COVID-19 in Africa: The Implications for Macroeconomic and Socioeconomic Dimensions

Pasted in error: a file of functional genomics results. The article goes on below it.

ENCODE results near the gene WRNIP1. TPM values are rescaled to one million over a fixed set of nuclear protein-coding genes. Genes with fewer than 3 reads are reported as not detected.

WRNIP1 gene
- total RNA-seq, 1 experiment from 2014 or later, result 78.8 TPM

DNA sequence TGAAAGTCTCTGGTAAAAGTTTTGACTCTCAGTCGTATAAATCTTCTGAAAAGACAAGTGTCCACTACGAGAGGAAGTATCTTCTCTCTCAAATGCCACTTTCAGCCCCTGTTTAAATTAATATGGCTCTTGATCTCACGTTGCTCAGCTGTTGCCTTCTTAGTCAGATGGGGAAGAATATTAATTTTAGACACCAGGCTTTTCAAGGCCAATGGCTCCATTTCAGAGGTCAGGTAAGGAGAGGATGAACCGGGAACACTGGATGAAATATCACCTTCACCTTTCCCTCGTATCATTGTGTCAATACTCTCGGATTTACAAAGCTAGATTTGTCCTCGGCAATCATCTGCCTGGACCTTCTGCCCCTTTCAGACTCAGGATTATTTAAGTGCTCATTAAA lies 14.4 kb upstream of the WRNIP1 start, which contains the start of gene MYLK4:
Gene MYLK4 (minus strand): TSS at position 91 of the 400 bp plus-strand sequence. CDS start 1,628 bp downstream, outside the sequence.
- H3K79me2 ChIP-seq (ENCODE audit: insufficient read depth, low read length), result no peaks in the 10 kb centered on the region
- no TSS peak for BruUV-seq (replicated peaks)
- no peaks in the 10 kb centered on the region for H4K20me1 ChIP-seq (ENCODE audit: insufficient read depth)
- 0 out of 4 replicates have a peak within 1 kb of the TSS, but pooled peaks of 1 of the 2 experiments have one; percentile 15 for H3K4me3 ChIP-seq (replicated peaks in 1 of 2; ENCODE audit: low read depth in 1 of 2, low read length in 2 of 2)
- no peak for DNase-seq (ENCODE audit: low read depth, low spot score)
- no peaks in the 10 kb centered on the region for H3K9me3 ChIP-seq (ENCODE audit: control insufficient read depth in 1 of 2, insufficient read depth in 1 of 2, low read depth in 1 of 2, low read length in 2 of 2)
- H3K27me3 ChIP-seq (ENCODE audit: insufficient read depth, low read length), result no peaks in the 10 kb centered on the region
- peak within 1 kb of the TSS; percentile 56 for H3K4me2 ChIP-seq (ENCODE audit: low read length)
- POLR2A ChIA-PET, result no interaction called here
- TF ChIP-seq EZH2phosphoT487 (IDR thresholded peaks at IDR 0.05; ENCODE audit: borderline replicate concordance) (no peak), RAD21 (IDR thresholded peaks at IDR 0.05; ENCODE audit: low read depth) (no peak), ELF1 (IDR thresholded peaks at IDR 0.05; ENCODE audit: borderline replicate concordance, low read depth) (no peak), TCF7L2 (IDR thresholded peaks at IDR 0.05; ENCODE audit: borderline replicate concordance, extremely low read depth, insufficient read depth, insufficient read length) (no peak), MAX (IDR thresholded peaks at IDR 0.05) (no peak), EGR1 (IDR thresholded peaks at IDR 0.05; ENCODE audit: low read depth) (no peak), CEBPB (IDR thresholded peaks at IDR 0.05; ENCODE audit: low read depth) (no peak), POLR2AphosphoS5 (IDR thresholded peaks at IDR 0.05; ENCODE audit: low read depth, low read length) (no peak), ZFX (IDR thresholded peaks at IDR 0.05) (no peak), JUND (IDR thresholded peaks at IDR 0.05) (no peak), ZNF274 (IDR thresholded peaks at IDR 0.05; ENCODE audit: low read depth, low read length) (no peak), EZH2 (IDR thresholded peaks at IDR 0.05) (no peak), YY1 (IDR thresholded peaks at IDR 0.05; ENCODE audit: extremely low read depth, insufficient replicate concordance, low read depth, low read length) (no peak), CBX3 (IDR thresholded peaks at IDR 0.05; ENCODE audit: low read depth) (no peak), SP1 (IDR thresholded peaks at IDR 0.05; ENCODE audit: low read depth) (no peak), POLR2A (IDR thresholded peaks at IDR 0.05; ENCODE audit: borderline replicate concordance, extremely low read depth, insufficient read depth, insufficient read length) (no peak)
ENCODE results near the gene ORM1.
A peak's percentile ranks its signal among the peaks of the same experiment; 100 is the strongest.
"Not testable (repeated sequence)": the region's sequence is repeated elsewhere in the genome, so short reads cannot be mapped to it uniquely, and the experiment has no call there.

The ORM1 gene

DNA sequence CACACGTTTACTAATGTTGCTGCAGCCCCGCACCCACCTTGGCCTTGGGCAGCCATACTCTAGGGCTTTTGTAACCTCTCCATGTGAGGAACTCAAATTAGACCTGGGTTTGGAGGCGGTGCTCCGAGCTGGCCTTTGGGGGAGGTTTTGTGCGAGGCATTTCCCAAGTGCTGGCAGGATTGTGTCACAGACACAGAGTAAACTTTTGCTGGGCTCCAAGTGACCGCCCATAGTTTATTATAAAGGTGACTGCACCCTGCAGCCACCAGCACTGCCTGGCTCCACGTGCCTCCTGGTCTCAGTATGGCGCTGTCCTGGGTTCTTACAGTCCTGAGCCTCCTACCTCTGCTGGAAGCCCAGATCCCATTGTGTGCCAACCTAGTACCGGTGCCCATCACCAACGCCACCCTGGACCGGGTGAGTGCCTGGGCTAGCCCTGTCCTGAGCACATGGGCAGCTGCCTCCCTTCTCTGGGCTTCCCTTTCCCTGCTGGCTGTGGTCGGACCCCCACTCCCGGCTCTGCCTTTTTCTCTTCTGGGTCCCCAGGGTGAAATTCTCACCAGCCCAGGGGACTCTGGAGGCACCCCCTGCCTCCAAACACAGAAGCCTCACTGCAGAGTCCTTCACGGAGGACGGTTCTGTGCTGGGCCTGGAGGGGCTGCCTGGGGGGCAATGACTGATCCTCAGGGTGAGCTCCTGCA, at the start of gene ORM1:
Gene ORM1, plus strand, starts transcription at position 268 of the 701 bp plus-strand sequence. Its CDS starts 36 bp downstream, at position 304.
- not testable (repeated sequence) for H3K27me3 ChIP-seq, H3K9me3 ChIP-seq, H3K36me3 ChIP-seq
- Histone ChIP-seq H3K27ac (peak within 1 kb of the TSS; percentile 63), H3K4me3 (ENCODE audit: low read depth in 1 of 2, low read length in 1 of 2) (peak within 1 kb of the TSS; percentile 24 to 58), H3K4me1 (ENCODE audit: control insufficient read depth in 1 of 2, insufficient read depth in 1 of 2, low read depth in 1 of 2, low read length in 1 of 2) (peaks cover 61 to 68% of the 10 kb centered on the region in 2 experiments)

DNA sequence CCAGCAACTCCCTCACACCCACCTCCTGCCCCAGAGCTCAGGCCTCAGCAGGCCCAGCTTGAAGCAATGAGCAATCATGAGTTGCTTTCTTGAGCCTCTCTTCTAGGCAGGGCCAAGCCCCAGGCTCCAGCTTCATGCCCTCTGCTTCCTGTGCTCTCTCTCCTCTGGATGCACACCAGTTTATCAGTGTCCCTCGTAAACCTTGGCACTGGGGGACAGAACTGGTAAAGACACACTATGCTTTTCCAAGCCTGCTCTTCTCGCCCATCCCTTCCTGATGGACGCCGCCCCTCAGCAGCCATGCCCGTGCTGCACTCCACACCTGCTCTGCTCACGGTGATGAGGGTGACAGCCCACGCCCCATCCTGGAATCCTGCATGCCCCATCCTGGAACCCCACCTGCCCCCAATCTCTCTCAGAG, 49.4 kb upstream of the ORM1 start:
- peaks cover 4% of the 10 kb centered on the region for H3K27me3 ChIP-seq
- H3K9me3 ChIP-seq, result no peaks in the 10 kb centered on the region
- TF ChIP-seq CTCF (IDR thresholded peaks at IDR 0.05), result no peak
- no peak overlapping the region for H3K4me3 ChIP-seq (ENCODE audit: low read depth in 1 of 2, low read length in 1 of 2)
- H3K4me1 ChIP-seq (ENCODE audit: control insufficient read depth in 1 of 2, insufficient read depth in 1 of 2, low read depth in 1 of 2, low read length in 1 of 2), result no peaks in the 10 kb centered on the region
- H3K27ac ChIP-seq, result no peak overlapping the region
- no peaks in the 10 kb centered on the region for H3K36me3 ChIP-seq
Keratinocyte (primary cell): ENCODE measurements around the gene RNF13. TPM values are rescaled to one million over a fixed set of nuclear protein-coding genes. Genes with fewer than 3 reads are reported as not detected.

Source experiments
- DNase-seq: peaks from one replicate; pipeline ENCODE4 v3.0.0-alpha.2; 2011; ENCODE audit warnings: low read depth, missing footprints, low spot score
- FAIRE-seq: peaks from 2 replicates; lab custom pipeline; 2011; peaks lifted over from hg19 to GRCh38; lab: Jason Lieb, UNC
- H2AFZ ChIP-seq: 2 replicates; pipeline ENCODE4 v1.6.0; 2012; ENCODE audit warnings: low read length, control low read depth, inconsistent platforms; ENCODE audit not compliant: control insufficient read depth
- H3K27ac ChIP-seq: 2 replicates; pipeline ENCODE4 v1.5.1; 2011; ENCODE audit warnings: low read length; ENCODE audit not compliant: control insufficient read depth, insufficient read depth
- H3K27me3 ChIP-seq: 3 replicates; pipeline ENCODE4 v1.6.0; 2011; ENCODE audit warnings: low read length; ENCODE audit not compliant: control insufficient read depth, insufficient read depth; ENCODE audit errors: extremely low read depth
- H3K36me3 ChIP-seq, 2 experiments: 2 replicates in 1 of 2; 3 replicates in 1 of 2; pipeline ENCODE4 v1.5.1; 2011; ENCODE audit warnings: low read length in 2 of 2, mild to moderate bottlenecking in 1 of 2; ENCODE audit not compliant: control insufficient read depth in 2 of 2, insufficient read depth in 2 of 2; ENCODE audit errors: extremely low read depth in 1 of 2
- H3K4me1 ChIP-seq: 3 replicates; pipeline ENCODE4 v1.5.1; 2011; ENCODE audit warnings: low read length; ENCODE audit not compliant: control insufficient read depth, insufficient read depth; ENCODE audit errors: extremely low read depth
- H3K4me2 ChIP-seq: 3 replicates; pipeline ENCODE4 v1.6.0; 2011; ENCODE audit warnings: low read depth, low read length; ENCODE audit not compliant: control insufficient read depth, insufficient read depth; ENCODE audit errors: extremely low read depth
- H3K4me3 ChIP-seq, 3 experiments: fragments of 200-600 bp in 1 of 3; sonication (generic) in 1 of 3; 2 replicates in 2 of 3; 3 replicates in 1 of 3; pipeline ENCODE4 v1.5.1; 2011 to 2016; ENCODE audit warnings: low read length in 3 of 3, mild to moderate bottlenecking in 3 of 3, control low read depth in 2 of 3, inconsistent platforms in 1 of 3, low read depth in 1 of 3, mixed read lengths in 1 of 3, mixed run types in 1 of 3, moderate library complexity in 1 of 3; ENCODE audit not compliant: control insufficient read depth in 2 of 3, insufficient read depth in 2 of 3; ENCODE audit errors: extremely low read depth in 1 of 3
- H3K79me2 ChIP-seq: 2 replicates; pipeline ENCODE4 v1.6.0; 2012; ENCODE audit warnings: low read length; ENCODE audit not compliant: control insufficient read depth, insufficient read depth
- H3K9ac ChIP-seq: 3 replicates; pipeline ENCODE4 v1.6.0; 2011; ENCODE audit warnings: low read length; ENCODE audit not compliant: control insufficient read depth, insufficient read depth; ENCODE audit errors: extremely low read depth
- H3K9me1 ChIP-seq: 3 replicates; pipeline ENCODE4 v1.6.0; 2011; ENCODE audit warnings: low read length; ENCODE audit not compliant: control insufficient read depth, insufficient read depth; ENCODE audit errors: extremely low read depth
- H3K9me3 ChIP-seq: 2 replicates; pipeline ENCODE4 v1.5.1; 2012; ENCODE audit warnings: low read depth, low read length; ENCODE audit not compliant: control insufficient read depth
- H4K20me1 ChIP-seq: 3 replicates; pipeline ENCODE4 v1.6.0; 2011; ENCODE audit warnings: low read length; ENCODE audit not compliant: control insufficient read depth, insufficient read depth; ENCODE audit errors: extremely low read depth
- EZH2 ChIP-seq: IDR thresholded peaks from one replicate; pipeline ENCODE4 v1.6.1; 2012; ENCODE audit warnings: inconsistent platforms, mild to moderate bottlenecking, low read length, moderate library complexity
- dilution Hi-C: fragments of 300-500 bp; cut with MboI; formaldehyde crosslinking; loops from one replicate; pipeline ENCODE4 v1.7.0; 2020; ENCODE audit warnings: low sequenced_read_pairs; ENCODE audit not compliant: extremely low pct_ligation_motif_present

The COVID-19 outbreak began in December 2019 in the Wuhan city of China and has continued to spread globally. As of this writing, 28.2 million cases have been recorded globally with 910,000 deaths. Aside the health impact, the pandemic has led to an unprecedented disruption in economic activities, initiating a sudden demand, supply, and financial shock. The mitigation strategies put in place by governments across the world to curb the virus as well as the uncertainty associated with the pandemic has led to a reduction in the consumption of non-essential commodities. Meanwhile, disruptions to global supply chains in a closely connected world as well as the reduced demand have necessitated a slowdown in production. Furthermore, investors have become more risk averse with the prices of risk assets falling to levels experienced in the 2007-20008 global financial crisis. The paper examines the early impact of the pandemic on Africa along economic and social dimensions. However, prevailing vulnerabilities and strengths that are influencing Africa’s response to the pandemic such as low growth and constrained fiscal space, poor social infrastructure and services as well as the continent’s previous experience in handling pandemics and epidemics, and the rise of non-state actors are analyzed to provide context. Furthermore, the mitigation strategies put in place to curb the virus and the policy responses deployed to alleviate the economic impact are examined in great detail. For countries with available data, the paper finds that the majority of the continent (94%) adopted partial work from home policies for only some sectors or categories of workers, schools in 98% of the continent were closed with some countries reverting to partial school closure for only some categories such as middle school or universities, and 86% of the continent enforced partial stay at home requirements. On fiscal policies, interventions to vulnerable population, affected businesses and sectors, and the health sector were implemented in 89%, 92%, and 90% of the continent respectively. On monetary policies, 90% of central banks embarked on interest rate cuts, while 38% cut the reserve requirement ratio for commercial banks and 26% provided direct liquidity. The remainder of the paper is structured as follows. Section 2 investigates the pre-existing weaknesses and strengths that are influencing the continent’s outcomes. The mitigation strategies and policy responses deployed by African governments are analysed in section 3. In section 4, the impact of the pandemic and mitigation strategies on the macroeconomy and social service delivery are discussed; section 5 offers policy recommendations to state and non-state actors while section 6 concludes.